Housing Benefit and Universal Credit size restrictions in social housing: Welfare Supplementary Payments
If you want to speak to someone about changes to benefits, you can phone the independent welfare changes helpline for free on 0808 802 0020 or contact your local Citizens Advice.
If you live in a Housing Executive or housing association home and you claim Housing Benefit or Universal Credit to help you pay your rent, your Housing Benefit or Universal Credit may be reduced if you’re of working age and your home is considered to have more bedrooms than you need. This is known as the ‘social sector size criteria’ (SSSC) or the ‘bedroom tax’.
You will receive a Welfare Supplementary Payment (WSP) to make up the reduction in Housing Benefit or Universal Credit.
If you're affected by the SSSC
If you have more bedrooms than the government says you need, the eligible rent used to calculate your Housing Benefit or Universal Credit will be reduced by:
- 14% if you have one extra bedroom
- 25% if you have two or more extra bedrooms
The Housing Executive will tell you how much your eligible rent is.
If you don't agree with their decision, you can challenge it.
Getting a Welfare Supplementary Payment
If your Housing Benefit or Universal Credit is reduced because of the SSSC, you will get a WSP to make up the financial loss.
The Department for Communities (DfC) will write to you to let you know about your WSP. You do not need to apply for it.
It is paid in the same way as your Housing Benefit or Universal Credit:
- if your Housing Benefit or Universal Credit housing element is paid directly to your landlord, the DfC will pay the WSP to your landlord four weekly in arrears
- if your Housing Benefit or Universal Credit housing element is paid directly to you, the DfC will pay the WSP to you every two weeks in arrears
WSPs are available until 31 March 2020.
Change of circumstances
If there's a change in your circumstances, you must tell the Housing Executive, for example:
- someone leaves or joins your household
- you have a baby
- you move house
Your WSP will increase or decrease as your circumstances change. For example, if you and your child live in a 3 bedroom property your Housing Benefit will be reduced for one extra bedroom and you will get a WSP to make up for the reduction. If your child moves out, you will now have two extra bedrooms so your Housing Benefit will go down and your WSP will go up.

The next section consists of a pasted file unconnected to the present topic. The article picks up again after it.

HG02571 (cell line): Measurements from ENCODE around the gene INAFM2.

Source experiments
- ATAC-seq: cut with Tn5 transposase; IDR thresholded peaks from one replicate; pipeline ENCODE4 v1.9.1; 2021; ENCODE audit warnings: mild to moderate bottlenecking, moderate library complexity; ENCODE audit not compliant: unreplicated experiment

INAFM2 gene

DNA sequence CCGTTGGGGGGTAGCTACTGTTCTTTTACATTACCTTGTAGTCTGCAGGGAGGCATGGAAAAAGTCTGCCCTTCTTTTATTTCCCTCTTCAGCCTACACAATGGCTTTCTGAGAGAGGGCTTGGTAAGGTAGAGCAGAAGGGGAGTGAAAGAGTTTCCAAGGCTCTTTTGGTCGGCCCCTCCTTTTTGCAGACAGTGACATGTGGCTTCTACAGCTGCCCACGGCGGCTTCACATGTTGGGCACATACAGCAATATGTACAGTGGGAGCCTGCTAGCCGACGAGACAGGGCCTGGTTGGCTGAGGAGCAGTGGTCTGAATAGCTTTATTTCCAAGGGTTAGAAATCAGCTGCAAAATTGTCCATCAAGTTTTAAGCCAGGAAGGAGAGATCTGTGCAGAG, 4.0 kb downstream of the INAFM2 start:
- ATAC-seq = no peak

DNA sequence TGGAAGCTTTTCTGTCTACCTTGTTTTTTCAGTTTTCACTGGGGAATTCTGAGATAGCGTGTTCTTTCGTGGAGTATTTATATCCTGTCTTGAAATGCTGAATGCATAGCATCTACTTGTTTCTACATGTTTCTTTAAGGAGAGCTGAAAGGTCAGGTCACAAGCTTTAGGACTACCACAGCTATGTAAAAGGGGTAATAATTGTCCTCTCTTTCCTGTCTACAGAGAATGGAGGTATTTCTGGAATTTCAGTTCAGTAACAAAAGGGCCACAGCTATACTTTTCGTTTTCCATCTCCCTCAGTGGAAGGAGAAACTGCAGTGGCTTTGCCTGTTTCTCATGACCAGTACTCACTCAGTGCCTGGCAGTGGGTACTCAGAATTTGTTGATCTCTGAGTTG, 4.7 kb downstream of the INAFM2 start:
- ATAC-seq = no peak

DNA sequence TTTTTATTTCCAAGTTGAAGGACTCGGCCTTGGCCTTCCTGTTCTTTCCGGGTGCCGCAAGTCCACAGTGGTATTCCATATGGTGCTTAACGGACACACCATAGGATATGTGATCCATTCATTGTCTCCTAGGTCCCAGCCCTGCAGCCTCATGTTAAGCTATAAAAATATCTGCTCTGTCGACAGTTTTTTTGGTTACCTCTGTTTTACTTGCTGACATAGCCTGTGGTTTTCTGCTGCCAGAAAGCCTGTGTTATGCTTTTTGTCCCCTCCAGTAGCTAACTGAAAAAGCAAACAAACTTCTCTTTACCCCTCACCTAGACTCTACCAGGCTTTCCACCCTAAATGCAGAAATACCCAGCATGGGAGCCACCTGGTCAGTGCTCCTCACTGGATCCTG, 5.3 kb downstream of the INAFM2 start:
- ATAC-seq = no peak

You should also tell them if you have any special circumstances as you might be allowed an extra bedroom.
If you transfer your tenancy or swap your house with another Housing Executive or housing association tenant, you will lose your WSP unless:
- the new house has fewer bedrooms than your last one, eg. you had two extra bedrooms and now you only have one extra, or
- you move as a Management Transfer.
You do not need to report a change in your rent. The Housing Executive will tell the DfC so that the WSP changes to cover any increase in rent.
Once you or your partner reaches State Pension age, you will no longer be impacted by the SSSC. You don't need to tell the Housing Executive. Your Housing Benefit will no longer be reduced and as a result your WSP will stop.
The Housing Executive has more detailed information on changes of circumstances in their FAQs.
New claims for Housing Benefit or Universal Credit
If you make a fresh claim for Housing Benefit and are affected by the SSSC, your Housing Benefit notification letter will tell you how much Housing Benefit you will get once the Housing Executive has made the reduction for the SSSC. If you make a fresh claim for Universal Credit, you will be notified in your online journal of how much your housing element will be.
Be sure to tell the Housing Executive if you have any special circumstances which mean that you need an extra room. You can record it on your Housing Benefit form at Part 10: anything else we need to know. If you are entitled to an extra room, the Housing Executive will send you a new Housing Benefit notification letter.
You'll get a separate letter from the DfC to tell you about your WSP. It'll be for the same amount as the reduction in your Housing Benefit or Universal Credit.
If the DfC has paid you or your landlord too much WSP, they may try to recover the overpayment directly from the landlord by making deductions from future payments, or, if you are no longer getting a WSP, from your benefits.
If you don’t agree with the DfC’s decision on a WSP or on a decision to recover a payment, you can ask the DfC to review the decision.